That summer, Anderson Cooper was running the doll test documentary, showing the five part series of the test that was originally done in 1942. The test went something like this: “Which one is the ugly one?” “Black.” “Which one is the pretty one?” “White.” “Which one is the smart one?” “White.” “Which one is the dumb one?” “Black.” And then, “Which one looks like you?” And hesitantly having to go back to all those things you said about it. I was crying so hard.
At the same time in my life, I was praying for God to show me my purpose. I retired from corporate America when I was 27. I’ve been an entrepreneur for years and had my own businesses and I wanted to know how I could really use my gifts and talents and skills to really impact others.
EBONY: Where did you come up with the name Pretty Brown Girl?
SC: My husband always calls our daughters “pretty brown girls.” That’s just what he calls them, how he greets them. In one of our conversations, it just clicked. I was just like: Pretty Brown Girl! I ran to the computer and looked up the domain to see if it was available. I couldn’t believe it was. We were appalled that it wasn’t taken. My husband said I should buy it. For the first time, I listened to him and the next day, someone tried to buy it from me! So we formed an LLC and created the Pretty Brown Girl doll.
EBONY: It’s crazy how things can really happen when you truly believe
By Michael H. Margolin
When was the last time you saw a Broadway hit in Detroit with the original lead? Maybe Carol Channing in “Hello Dolly?” This time around, The Music Hall has scored a coup: not only the marvelous Broadway/London show, but the star of those productions, Sahr Ngaujah.
“Fela!” celebrates the life of Fela Anikulapo-Kuti, a Nigerian activist and musical innovator. In the performance of the gifted Ngaujah, he is immortalized for those of us who are, now, aware of AfroBeat, which he popularized, some might say, memorialized, in the 1970s.
The show takes place in Fela’s night club in Lagos, Nigeria, the Africa Shrine Nightclub, where Ngaujah takes center stage for most of the two hour running time. He sings, dances, plays trumpet and saxophone and, in the second act, shirtless, shows the impeccable pecs and upper arms of a modern day Greek god.
He is, unto himself, a legend, and if Fela was half as dynamic, he is well represented. (Fela last played Detroit in 1991; he died in 1997.)
Set in 1970, the show, co-written with panache by Jim Lewis and Bill T. Jones, moves into the past to show some of the experiences that affected Fela: He was an activist, writing songs that skewered corrupt generals and their governments, that held the colonialists and neo-colonialists’ feet to the lyrical fire, setting aflame radicalism in its listeners.
This show, then, is a celebration, not only of one man’s starry life, but of his courage in facing oppression in his country and dragging AfroBeat music to the world and into world music. His mother’s death was the result of his outspoken songs, and at the end of Act II, a brilliant scene distills the events of the raid on his enclave by goons in Army uniform and the graphic deaths of some of his followers – at times drawing gasps from the audience.
This was the event, some four years before the time of the show’s setting, when Funmilayo, Fela’s mother, was thrown from a second floor window to her death.
One of the small miracles of Bill T. Jone’s direction is how he keeps the show on an entertainment track, not letting it get preachy, but still making the point about heroes of the black movement, in Africa and here, in our country. Jones, himself an innovative choreographer with a social viewpoint, made a wise decision in choreographing (with associate, Maija Garcia.)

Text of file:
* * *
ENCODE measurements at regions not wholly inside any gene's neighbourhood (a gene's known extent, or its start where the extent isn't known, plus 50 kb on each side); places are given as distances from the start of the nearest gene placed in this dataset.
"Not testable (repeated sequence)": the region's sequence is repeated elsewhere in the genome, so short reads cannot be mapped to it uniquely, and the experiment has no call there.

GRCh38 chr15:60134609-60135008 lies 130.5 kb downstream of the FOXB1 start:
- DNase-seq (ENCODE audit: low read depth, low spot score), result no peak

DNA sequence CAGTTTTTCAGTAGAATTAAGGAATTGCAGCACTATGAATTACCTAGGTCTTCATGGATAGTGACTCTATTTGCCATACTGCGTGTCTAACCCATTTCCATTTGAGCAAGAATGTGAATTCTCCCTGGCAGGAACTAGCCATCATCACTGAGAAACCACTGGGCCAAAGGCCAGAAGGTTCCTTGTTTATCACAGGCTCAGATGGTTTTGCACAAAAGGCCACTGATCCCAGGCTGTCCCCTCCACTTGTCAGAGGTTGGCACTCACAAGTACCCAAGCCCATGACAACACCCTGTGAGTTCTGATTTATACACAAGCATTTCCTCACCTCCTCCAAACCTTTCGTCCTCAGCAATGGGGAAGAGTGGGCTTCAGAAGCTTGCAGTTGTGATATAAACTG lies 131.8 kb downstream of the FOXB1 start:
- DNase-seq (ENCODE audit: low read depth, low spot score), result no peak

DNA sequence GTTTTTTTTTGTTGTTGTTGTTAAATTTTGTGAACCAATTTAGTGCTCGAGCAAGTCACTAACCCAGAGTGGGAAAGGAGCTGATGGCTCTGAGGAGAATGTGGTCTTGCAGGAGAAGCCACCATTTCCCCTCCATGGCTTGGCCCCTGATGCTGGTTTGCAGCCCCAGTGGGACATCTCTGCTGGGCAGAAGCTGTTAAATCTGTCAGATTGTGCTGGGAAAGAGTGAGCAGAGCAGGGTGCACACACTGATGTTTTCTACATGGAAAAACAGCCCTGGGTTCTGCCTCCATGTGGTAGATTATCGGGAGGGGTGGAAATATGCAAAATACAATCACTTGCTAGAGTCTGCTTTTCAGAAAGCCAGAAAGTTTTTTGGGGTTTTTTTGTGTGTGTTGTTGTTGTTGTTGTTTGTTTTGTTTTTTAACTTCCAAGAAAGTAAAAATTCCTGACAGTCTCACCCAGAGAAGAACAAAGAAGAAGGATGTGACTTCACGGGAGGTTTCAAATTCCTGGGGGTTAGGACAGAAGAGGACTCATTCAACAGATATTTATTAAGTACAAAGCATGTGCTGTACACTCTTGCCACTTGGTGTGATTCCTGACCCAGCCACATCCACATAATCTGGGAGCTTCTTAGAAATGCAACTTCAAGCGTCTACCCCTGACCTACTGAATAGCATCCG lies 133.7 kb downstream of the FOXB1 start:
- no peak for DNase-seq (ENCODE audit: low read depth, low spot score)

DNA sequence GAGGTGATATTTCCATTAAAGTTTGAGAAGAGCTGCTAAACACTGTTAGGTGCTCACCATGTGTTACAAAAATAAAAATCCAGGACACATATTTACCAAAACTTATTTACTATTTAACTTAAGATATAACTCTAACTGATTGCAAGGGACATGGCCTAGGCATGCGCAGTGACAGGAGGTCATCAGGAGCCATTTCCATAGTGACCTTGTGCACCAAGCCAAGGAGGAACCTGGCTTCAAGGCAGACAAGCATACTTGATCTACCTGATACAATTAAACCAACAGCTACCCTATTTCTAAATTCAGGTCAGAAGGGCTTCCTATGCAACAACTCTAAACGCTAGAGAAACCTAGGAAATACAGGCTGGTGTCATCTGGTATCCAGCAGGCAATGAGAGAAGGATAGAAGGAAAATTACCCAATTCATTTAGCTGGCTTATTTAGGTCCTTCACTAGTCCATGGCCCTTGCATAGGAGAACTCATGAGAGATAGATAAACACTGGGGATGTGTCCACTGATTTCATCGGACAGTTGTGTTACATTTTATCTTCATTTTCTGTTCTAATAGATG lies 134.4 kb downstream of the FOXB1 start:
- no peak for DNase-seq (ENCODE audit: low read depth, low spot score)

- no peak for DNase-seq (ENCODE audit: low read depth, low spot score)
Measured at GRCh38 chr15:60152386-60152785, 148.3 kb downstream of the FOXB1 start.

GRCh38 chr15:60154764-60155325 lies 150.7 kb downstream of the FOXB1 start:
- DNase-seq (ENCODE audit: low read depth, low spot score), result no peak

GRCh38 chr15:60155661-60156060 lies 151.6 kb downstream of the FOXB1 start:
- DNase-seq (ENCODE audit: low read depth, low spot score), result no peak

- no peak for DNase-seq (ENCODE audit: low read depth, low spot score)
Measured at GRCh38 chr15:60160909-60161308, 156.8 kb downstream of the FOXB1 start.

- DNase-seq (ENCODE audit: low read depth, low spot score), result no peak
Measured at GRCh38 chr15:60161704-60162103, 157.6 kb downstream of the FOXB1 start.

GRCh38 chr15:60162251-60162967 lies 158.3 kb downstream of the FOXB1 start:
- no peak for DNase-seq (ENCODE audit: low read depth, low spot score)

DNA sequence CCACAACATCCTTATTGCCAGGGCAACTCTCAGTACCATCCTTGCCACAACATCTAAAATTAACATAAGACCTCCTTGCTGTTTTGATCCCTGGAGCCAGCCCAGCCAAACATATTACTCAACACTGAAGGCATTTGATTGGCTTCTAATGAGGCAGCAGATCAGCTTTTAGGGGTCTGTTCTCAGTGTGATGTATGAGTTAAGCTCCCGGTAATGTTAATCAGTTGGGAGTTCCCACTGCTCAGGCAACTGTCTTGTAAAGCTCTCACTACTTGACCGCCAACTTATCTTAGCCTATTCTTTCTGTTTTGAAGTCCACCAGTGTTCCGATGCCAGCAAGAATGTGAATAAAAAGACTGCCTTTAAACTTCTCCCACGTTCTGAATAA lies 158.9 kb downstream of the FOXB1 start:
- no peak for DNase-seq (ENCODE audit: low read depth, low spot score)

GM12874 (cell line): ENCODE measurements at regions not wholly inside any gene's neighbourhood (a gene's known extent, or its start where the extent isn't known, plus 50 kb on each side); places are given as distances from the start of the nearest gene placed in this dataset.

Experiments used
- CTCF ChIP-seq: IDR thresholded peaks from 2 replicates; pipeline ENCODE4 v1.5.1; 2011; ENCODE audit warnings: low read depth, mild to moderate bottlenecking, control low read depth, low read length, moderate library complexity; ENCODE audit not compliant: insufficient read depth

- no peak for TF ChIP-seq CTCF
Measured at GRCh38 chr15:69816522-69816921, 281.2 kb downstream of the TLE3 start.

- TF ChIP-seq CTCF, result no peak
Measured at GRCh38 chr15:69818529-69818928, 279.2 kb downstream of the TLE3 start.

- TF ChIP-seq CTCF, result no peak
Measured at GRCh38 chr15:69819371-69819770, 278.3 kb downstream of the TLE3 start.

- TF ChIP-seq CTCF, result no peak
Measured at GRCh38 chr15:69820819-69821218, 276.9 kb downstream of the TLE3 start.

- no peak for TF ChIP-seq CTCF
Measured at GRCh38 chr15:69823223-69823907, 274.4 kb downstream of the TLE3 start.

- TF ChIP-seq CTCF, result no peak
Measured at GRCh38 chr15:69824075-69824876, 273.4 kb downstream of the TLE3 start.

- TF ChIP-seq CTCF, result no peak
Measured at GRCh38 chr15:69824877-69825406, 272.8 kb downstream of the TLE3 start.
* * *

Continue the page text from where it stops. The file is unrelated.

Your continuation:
This show could exist as a dance work, with the sensational torque of hip and torso and the intricate footwork in opposition to swaying bodies. AfroBeat inspires dance, as it is a blend of African music, elements of jazz and funk, and features chants, call-and-response and complex rhythms.
But, wait, there is more.
The set is wondrous, the lighting outranks any rainbow you will see, and the generous use of projections on scrims outside of the proscenium and along the upper half of the rear wall carry the audience into the presentation (as do the spotlights sometimes shining into the crowd.) The magicians who accomplished this are Marina Draghici, Robert Wierzel and Peter Nigrini, with a fine sound design by Robert Kaplowitz. (In 2010, the show took three Tonys for choreography, costume and sound, and was nominated for a total of 11.)
In the supporting cast, the wondrous Melanie Marshall – also from the original cast – sings Funmilayo. Marshall’s voice is heavenly, reaching up and up in her second act song set on the stairway to heaven.
Other performers of note are Paulette Ivory (a sensuous Sandra), the outstanding Ismael Kouyate as the character of the same name, Gelan Lambert as the Tap Dancer and Egungun, and Rasaan-Elijah “Talu” Green as Iljembe-‘Mustafa.’ The ensemble is sensational, and the 10-piece band that plays upstage produces some extraordinary music.
The songs are forceful, direct, rhythmic, mostly by Fela himself. My one reservation is that only some of the song lyrics are projected onto the rear scrim, and with their polyglot lyrics are hard to understand.
One thing that is not hard to understand: why we should honor this man and thank conceivers Bill T. Jones, Jim Lewis and Stephen Hendel as the driving forces that brought this show and the history of AfroBeat to the stage with the help of Shawn “Jay Z” Carter, Will and Jada Pinkett Smith and Ruth and Stephen Hendel who produced.
SHOW DETAILS: “Fela!” continues at Music Hall Center for the Performing Arts, 350 Madison St., Detroit, Tuesday-Friday through March 4. Tickets: $30-100. For information: 313-887-8501 or www.musichall.org.
– See more at: http://www.encoremichigan.com/article.html?article=5737#sthash.j1sLnKun.dpuf